Daily Speculations

The Web Site of Victor Niederhoffer & Laurel Kenner

Dedicated to the scientific method, free markets, deflating ballyhoo, creating value, and laughter;  a forum for us to use our meager abilities to make the world of specinvestments a better place.

 

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7/1/04
Hollywood to America: Bring Back the Dark Ages.

Film Reviews by Laurel Kenner

Having seen "Spiderman 2," "The Day After Tomorrow" and the latest Harry Potter flick in the space of a week, I must conclude that Hollywood is devoting its considerable propaganda powers to convincing viewers that occult powers and junk science are better than empiricism, achievement, technology and enterprise.

I'm not going to talk about production values, the special effects, the stunt men, the winsomeness of the actors, or the merits of the music scores by John Williams and Danny Elfman. Form has ruled over content for well over 100 years now in culture.  It's time to get back to content. And the content in these films is ... dreadful.

Start with the unsubtle propaganda dump of "The Day After Tomorrow. "As the melting of polar ice sets off a new ice age, the film's characters immediately conclude that it's happening because man  has been consuming natural resources. The painfully obvious question -- but what caused the last Ice Age? -- is not even raised.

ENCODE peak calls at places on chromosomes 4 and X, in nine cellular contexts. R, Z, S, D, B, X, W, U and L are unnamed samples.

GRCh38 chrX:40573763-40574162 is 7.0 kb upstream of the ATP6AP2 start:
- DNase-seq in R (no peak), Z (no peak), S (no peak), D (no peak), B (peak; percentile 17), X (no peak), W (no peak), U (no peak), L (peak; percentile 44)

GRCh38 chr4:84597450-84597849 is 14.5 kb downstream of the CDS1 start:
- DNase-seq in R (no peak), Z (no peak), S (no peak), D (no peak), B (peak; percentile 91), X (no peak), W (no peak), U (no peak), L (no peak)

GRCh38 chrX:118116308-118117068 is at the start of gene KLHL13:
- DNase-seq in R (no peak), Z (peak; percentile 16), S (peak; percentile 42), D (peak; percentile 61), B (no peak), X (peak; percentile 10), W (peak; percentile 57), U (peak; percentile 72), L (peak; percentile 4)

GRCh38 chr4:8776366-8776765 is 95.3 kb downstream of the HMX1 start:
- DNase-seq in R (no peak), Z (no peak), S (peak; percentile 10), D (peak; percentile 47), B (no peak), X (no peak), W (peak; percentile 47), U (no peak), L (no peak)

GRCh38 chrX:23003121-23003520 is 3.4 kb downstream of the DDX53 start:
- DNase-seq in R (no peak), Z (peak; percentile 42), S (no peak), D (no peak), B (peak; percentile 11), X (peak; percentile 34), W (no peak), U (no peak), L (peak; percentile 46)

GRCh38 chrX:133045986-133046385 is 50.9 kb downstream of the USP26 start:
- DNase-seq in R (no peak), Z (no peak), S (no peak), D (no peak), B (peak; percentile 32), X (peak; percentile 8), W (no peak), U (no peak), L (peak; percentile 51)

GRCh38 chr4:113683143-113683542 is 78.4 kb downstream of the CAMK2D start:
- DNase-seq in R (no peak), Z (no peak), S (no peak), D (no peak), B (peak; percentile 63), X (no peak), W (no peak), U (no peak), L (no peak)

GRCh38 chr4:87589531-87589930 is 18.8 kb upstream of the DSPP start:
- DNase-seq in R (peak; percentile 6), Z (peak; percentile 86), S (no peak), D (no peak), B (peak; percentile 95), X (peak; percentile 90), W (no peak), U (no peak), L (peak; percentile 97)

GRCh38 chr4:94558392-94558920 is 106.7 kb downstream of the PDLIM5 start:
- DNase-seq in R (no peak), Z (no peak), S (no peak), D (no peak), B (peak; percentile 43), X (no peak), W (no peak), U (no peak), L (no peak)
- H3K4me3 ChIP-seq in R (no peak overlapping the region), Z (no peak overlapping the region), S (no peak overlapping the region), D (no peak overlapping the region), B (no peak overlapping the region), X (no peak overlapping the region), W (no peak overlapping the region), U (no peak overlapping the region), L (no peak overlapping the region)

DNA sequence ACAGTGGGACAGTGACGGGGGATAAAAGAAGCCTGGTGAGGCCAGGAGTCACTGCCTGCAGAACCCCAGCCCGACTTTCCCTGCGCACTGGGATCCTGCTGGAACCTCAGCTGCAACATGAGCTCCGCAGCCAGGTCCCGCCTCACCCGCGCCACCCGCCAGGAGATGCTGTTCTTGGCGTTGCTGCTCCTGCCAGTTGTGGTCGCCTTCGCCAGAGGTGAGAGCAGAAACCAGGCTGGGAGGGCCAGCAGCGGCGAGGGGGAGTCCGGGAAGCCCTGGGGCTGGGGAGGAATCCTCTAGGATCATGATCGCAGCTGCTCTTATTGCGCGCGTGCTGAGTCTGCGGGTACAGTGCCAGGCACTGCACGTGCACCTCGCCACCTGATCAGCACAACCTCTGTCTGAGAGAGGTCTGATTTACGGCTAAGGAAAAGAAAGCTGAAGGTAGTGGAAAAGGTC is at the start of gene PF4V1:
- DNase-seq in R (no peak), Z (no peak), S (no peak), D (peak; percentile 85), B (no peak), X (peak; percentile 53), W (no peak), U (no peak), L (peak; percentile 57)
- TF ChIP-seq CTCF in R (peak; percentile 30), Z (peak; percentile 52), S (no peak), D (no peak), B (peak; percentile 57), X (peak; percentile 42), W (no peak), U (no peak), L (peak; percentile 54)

But this only mirrors the environmentalist mental gymnastics at the United Nations' "sustainable development" bureaucracy, the Democratic Party and schools for every income class.

"Spiderman" features an ugly, evil mad scientist, a rich man who backs his efforts, and a kid who's a complete loser without his spider suit. The film ends with the pretty girl leaving her astronaut fiance for the fantasy hero. Chalk up one against real achievement. Just a story, right? OK, but when's the last time you saw a film that presents an honest, non-grotesque businessman, or a scientist, or an engineer in a positive light? (To its credit, "The Day After Tomorrow" stars are brilliant students involved in a scholastic competition.)

Practically everybody likes "Harry Potter," just like everybody seems to like the fantasy-novel "The Da Vinci Code." But to call a spade a spade, both of these represent nothing more than reversions to the age of myth, fantasy and enforced ignorance.

 

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